The map shows that in following the 100 foot contour the New River had to cross several tributaries flowing eastwards to the River Lee. If impeded, their water would cause local flooding and reduce to some extent the amount reaching the Lee. Engineering solutions had to be found to prevent this.
At Crews Hill, a wooden trough was built to carry the Cuffley Brook over the New River. At Salmons Brook, , the New River was taken over the valley in a 666 foot (203m) lead trough on a timber frame. Further south other diversions and structures were made in Hornsey and Haringey until the New River reached Clerkenwell, Islington, in April 1613.
1600s - opening of the New River and extraction from the River Lee
The New River was ceremonially opened on 29 September, 1613, by the Lord Mayor of London, Sir John Swinnerton, in the presence of the Lord Mayor elect, Sir Thomas Myddelton, Hugh's brother. The ceremony took place at the New River's terminus - the Round Pond, at New River Head, Islington.
From the water was delivered to houses by pipes. There were 58 "mains" made out of elm trunks with a seven inch (18cm) bore that took water to the streets and suburbs. Lead pipes with a one inch (2.5cm) bore took the supply to the ground floors of the houses of those people who could afford to pay for the service.
Within 50 years, the supply of water was no longer sufficient and an Act of 1660 authorised the New River Company to extract water from the River Lee. This was achieved by laying pipes between the two rivers. However, there were complaints from mill owners and bargemen who feared a drop in water levels would affect their livelihood
1600s - monitoring extraction from the River Lee
An Act of Parliament in 1738 attempted to settle the disputes by limiting the amount of water extracted from the Lee to 22 and a half million gallons (102 megalitres) a day. A timber gauge was built in the Lee to measure the flow and this was replaced in 1770 by the which is still in place (though not in use).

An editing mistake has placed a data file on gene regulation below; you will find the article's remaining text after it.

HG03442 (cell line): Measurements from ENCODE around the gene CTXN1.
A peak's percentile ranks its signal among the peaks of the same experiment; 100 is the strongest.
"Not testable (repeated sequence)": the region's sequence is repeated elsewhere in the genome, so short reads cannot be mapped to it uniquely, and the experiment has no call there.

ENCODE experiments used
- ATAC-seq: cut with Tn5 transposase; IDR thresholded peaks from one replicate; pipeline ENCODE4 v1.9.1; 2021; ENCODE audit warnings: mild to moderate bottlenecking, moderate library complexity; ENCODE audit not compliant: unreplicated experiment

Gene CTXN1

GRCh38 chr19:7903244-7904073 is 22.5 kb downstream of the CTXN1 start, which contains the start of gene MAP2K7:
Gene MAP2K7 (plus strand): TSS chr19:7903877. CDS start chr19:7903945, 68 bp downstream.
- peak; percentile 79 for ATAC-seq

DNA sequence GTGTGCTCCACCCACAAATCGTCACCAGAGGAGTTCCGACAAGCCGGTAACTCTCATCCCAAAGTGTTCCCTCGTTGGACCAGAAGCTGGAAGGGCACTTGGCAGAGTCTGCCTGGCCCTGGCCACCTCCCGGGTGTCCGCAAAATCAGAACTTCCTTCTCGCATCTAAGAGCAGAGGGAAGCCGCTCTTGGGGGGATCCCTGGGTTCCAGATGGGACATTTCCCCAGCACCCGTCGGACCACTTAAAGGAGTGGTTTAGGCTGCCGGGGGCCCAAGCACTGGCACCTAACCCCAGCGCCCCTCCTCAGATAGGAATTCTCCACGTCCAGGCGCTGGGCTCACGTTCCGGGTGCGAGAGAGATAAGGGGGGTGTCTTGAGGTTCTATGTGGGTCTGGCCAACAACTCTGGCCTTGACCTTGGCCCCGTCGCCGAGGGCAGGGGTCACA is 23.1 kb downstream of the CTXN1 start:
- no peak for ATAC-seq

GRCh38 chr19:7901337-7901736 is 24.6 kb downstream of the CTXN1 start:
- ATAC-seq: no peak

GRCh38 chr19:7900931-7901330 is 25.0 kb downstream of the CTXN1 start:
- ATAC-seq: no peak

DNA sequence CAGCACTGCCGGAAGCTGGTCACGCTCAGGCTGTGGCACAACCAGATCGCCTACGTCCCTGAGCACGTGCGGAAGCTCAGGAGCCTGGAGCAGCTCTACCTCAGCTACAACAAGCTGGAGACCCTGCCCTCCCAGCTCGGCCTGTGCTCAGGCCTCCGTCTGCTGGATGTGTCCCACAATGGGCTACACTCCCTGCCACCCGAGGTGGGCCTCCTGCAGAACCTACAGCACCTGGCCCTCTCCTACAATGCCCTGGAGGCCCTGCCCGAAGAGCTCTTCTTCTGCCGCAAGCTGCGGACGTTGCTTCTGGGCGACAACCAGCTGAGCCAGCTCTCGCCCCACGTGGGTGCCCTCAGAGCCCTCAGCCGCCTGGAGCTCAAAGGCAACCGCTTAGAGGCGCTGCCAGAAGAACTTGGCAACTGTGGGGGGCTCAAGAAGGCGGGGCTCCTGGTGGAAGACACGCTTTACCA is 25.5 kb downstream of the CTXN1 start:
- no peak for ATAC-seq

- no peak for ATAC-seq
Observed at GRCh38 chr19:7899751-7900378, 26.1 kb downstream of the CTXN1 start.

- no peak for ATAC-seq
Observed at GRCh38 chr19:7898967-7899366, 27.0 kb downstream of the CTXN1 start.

Later, the flow was regulated by means of a wooden balance engine which spanned the channel. It consisted of a pivoted beam with a sluice gate at one end and a float at the other. As the level of the Lee changed, the float would rise or fall and cause the sluice gate to fall or rise by a corresponding amount - thus maintaining a constant and measured flow of water.
In the building (built in 1856) the intake from the Lee passes over a horizontal metal plate held at a constant distance beneath the surface. The flow can be further regulated by adding or removing vertical plates to adjust the width of the channel. The principle is similar to that of the which will be found on the New River itself.
1700s - improvements in water distribution
By 1709, it had become necessary to increase the supply and therefore the water pressure from the New River Head. An upper pond was built in Claremont Square some 200 yards further up the hill from the original round pond. Initially the water was pumped uphill to this pond by a , but this was replaced in 1720 by a horse mill. The remains in place.
Possibly the horses were more reliable than the wind, as they were worked for 16 hours a day and raised some 42 tons of water an hour. In the 1750s, plans were considered for increasing the number of working horses from four to six or even eight. However, advances in technology led to the use of a Newcomen steam engine instead.
In 1793, Robert Mylne the Surveyor to the New River Company, began laying cast iron pipes which he described as "wonderful and magnificent". The course of the New River did not alter significantly during the 18th century, although the wooden "frames" at Bush Hill and Highbury were replaced by clay embankments.
1800s - the course of the New River is straightened
Great changes to the course of the New River were made in the 19th century. The Chief Engineer, William Chadwell Mylne, who succeeded his father in the post, shortened the loop in Whitewebbs Park by building a cast iron aqueduct over Cuffley Brook in 1820. The loop was finally abandoned in 1859 with the building of the over Maidens Brook.